ABC News’ John R. Parkinson reports:
For the second time in as many days, House leaders failed to pass a suspension bill. "Suspension of the rules" is a procedure generally used to quickly pass non-controversial bills.
But today, lawmakers brought up a bill that would have secured the return to the U.S. $179 million overpaid into the United Nations Tax Equalization Fund, failed by a vote of 259-169.
But Republicans who supported the measure fell short. The vote was 27 votes short of passage – requiring a two-thirds majority to pass the suspension of the rules. Two Republicans voted against the bill, while 167 Democrats fought to successfully defeat it.
Votes in the House are scheduled by the House Majority Leader, Rep. Eric Cantor, R-Virginia, who supported the bill.
Opponents of the bill argued that the measure would not create jobs, had no cost savings for the federal government, and would make Americans less safe.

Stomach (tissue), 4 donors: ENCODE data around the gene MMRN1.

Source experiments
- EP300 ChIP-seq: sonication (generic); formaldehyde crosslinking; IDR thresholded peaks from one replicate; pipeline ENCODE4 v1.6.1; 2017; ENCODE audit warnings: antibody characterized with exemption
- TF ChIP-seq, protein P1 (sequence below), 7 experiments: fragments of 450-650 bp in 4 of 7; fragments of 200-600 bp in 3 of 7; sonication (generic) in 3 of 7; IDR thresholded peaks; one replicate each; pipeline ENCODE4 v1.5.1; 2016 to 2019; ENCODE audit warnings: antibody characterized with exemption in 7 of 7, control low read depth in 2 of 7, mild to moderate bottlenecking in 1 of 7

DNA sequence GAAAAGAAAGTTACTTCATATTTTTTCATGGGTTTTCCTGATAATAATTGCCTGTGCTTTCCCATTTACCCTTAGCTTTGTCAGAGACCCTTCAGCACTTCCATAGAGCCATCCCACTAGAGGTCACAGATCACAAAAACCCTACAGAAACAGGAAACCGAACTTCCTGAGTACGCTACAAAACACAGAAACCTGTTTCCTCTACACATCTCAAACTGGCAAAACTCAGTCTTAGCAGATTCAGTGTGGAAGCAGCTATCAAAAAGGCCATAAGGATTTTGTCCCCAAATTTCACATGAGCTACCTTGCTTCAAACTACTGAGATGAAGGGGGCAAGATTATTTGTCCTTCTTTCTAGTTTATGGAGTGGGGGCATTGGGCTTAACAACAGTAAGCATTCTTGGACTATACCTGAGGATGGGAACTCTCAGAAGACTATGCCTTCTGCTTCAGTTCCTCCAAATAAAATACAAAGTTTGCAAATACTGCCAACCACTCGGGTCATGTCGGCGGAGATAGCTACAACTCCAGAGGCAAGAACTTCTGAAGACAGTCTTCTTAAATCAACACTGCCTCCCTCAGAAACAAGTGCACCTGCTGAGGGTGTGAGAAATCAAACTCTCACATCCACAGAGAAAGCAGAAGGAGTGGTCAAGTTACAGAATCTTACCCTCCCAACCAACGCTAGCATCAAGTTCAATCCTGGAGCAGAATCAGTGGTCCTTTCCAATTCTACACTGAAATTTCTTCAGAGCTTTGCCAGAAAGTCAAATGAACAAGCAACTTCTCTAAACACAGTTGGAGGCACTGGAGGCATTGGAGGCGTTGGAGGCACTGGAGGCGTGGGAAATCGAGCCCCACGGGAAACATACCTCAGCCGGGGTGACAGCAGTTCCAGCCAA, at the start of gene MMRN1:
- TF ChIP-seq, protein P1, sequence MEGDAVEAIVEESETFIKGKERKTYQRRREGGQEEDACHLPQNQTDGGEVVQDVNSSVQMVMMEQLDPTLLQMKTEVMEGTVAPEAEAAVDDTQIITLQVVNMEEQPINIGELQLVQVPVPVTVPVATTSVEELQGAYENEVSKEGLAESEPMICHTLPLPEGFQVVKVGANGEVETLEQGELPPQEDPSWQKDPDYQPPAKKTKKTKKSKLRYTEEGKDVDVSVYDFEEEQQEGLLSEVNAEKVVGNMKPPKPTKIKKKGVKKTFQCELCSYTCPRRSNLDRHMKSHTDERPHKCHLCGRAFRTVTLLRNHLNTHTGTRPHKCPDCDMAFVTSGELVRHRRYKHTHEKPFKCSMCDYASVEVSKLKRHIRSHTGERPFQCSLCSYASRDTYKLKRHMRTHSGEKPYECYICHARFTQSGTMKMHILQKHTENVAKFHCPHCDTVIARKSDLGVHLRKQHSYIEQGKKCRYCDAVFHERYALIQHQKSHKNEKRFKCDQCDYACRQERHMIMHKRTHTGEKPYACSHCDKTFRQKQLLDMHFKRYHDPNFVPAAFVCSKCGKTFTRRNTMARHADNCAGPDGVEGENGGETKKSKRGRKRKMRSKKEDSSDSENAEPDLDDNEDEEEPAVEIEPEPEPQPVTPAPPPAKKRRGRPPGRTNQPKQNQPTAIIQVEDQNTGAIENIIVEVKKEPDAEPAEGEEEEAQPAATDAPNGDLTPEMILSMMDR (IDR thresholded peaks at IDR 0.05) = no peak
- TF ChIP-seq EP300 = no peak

Rep. Pete King, the chairman of the House Committee on Homeland Security, fought hard to defeat the measure, warning that the bill was a “matter of life and death.”
"This would undermine security in New York City, it's wrong and it's indefensible,” King, R-NY, said. “We're talking about human life here. If someone is killed in an attack on the U.N., I don't think we will be able to go back and say, well, the money was in the wrong account.”
This bill was brought to the floor as part of the House GOP’s You Cut initiative, which enables the American public to vote on a weekly basis to determine which spending cuts will be brought to the floor next.
As of December 31, 2009, the U.N. reported that it was holding almost $180 million that the U.S. had overpaid into the U.N.’s Tax Equalization Fund (TEF). According to House Majority Leader Eric Cantor it appears that the U.N. is still holding the U.S. funds because the Administration has not instructed the U.N. on how it wishes to dispose of them. By instructing the U.N. to return those funds to the U.S. in order to generate savings for American taxpayers.
Yesterday, the House voted on and narrowly defeated an extension of some provisions in the Patriot Act set to expire at the end of the month.